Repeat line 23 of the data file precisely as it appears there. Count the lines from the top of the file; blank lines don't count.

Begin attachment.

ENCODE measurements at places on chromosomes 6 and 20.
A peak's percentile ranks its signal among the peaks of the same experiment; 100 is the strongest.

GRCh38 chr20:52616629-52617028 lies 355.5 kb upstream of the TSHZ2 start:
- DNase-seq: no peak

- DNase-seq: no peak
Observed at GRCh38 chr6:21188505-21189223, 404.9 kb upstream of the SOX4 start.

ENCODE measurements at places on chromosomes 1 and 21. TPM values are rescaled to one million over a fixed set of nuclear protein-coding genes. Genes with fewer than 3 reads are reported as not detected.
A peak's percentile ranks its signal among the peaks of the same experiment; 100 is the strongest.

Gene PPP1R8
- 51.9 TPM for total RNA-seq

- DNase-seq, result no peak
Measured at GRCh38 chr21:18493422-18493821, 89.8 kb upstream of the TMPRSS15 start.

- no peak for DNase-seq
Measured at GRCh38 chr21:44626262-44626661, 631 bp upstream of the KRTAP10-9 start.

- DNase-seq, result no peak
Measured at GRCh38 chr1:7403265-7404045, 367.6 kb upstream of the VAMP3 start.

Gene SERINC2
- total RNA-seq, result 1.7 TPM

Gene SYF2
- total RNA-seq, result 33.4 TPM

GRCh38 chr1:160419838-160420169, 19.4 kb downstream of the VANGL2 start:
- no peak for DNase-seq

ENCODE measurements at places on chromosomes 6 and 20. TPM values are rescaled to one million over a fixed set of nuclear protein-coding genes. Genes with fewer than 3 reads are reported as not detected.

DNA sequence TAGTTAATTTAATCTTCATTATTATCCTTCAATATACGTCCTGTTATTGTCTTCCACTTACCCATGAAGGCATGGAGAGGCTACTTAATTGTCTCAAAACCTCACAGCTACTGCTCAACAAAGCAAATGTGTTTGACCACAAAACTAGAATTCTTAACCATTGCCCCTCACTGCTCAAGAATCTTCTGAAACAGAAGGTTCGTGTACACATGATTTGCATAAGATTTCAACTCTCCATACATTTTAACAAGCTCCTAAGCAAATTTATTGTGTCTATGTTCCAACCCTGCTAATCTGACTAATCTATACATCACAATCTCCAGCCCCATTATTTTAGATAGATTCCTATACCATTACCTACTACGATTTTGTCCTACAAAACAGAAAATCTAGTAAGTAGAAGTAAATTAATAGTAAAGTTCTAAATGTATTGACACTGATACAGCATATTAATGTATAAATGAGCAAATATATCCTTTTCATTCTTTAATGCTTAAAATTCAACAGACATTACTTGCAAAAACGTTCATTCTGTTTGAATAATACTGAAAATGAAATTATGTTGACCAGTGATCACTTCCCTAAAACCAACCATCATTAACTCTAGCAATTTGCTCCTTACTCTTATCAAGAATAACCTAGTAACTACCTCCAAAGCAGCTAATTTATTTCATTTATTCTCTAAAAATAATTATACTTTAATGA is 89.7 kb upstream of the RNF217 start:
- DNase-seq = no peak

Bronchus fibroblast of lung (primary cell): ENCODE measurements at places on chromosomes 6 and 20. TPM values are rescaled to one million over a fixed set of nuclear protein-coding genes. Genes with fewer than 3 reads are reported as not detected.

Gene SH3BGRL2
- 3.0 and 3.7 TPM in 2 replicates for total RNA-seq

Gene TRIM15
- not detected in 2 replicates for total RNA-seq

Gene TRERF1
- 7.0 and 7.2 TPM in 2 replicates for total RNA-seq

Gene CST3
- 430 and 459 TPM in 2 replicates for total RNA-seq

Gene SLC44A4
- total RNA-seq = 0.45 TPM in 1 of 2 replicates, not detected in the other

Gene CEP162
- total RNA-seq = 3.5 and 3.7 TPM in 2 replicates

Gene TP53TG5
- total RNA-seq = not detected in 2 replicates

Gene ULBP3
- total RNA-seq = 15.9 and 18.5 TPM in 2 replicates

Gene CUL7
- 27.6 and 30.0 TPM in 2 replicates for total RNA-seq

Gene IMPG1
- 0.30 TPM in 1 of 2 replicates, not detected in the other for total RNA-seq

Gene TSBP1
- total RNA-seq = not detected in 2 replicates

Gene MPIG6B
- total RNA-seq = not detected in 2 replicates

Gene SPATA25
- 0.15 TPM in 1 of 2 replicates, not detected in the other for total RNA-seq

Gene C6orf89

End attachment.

ENCODE measurements at places on chromosomes 6 and 20. TPM values are rescaled to one million over a fixed set of nuclear protein-coding genes. Genes with fewer than 3 reads are reported as not detected.